In The Church Impotent: The Feminization of Christianity, Leon Podles captures the pervasive masculine attitude towards church in a quote from John K. White:
A devastating criticism of Christianity is many men see it as not only irrelevant, but as effeminate. Words and phrases such as “unmanly,” “for women and kids,” “wimps,” and “they can’t make it so they hide behind God” are common.
The effeminacy of Western Christianity, as Podles see it, is directly related to the effeminacy of its ministers:
- “…liberal Protestants ministers…had a reputation for being soft and working best with women.”
- “…all [clergy] had to face ‘the popular stereotype that men of the cloth were neither male nor female’”
- “As one layman put it, ‘life is a football game, with the men fighting it out on the gridiron, while the minister is up in the grandstand, explaining it to the ladies.’”
- “Moreover, [ministers] were typically recruited from the ranks of weak, sickly boys with indoor tastes who stayed at home with their mothers and came to identify with the feminine world of religion.”
- “Masculinity is vanquished in the congregation and, even more significantly, in the pulpit…”
The pews were mainly populated by women and the pulpits by womanish men. Consequently, in the 1800s, “the English identified weakness and femininity with saintliness.” Podles explains, “To be Christian, for the mid-Victorians, was to lack exuberant physical masculinity of the normal boy, to be weak, to be helpless, to be a victim.” He then moves from “victimhood” to the latent homosexuality of the Anglo-Catholic ministers:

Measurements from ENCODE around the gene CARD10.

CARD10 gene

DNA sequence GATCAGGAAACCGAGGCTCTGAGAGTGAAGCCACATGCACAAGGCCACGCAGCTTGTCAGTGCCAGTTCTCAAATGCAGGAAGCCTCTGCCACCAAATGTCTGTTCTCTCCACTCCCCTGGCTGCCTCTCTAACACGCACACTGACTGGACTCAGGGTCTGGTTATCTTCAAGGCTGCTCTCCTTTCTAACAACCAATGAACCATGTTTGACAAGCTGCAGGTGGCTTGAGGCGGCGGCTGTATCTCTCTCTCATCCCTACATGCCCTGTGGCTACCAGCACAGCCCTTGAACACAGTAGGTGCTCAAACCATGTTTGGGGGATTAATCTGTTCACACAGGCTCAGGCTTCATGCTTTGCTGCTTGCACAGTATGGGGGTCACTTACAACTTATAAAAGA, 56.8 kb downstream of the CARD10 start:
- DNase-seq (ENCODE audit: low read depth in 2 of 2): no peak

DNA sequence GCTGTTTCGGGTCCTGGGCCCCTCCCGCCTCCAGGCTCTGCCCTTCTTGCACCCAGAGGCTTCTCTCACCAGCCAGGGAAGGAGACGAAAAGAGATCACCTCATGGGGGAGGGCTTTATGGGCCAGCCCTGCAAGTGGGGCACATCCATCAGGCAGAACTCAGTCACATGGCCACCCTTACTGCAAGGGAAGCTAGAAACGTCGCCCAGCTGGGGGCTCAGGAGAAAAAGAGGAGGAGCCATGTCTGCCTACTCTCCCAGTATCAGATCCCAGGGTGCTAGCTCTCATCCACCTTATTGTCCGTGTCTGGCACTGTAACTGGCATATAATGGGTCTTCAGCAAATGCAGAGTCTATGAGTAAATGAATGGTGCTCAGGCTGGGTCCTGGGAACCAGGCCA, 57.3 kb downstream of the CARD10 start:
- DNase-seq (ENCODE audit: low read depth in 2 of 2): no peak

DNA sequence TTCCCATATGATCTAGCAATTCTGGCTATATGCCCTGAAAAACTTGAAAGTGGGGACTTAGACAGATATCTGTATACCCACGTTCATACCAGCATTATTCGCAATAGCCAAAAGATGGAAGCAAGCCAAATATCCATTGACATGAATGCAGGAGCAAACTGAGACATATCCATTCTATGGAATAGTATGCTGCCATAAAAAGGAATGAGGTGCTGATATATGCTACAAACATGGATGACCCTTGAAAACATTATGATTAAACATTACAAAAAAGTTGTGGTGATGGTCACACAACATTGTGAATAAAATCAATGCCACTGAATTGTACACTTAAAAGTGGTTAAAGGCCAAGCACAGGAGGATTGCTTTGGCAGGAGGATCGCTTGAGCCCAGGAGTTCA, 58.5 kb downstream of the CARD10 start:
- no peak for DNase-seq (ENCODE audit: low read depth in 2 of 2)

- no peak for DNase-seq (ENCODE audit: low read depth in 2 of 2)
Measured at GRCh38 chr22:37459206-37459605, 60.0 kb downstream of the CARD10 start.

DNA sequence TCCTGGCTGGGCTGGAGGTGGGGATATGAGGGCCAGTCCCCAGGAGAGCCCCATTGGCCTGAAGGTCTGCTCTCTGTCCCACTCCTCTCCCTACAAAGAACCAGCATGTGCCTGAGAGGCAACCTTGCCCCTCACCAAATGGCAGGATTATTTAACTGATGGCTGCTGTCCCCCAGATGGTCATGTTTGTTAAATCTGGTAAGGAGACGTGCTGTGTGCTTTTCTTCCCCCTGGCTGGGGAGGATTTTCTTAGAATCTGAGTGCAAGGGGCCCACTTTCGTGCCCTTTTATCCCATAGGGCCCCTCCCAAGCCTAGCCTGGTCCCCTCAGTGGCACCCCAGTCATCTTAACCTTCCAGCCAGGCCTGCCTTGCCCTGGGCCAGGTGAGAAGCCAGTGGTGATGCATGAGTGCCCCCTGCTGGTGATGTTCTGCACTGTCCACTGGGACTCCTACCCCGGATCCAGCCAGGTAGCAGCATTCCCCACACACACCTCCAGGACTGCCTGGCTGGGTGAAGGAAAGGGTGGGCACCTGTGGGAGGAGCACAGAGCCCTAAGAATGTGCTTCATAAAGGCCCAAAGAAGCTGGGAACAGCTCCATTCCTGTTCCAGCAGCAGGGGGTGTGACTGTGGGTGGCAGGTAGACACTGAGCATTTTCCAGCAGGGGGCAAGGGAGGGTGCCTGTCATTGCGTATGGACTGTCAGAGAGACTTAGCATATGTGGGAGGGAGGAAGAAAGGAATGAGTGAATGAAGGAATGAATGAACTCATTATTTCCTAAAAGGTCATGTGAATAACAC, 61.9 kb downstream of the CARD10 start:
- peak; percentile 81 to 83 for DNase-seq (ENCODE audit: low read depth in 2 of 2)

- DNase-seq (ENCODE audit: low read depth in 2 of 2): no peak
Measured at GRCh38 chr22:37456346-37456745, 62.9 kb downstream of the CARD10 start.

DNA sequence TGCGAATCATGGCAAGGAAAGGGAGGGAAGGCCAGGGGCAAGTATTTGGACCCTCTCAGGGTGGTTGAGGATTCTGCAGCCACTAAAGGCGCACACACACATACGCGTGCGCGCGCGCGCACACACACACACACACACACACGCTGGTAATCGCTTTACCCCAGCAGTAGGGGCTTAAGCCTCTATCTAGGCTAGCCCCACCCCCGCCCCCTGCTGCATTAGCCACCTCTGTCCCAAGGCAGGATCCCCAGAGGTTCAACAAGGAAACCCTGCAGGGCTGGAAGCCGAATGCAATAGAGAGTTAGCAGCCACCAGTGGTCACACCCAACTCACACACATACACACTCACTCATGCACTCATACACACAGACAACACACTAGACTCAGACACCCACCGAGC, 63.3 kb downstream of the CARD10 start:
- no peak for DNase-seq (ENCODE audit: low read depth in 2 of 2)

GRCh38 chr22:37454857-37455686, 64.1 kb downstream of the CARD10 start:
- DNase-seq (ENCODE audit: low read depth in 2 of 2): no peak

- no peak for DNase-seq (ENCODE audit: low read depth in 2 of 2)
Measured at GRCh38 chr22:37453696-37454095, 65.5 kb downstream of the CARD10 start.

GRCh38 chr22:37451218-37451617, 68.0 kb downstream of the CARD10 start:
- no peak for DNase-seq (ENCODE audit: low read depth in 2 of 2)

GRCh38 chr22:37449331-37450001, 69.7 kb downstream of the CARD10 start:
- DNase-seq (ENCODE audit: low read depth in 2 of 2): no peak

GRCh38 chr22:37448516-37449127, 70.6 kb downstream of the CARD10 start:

The whole atomsphere of Anglo-Catholicism, its preciosity, its fussiness, its concern for laces and cassocks and candles, struck the average Victorian (and later observers) as unmanly.
He points out that this tendency to have “weak masculinity” is still present among the Church of England to this very day. And it is no surprise that the Church of England is also infamous for its liberal theology now. Softness in ministers always leads to softness in doctrinal standards. But the problem is widespread. No denomination today is unaffected.
The Apostle Paul was relentlessly positive—but he wasn’t Pollyanna.
He was very aware of the widespread darkness of his age, but he still was joyful and hopeful. Like Nehemiah, the joy of the Lord was Paul’s strength.
Many Western Christians fail to grasp this.
Consider Acts 16. A mob assaults Paul and Silas for their ministry.
Their clothes were torn off. They were beaten with rods. They were struck with many blows. They were thrown in prison, with their feet in stocks.
And yet they sang “hymns of praise to God.”
Acts 16 wasn’t an isolated case. Paul lists his many sufferings in 2 Corinthians 11. The 1st century was a difficult time for the Christian church. They certainly had grounds to be despondent.
And yet Paul said, “Thanks be to God, who always leads us in triumph in Christ.”
The church again finds itself in a difficult time.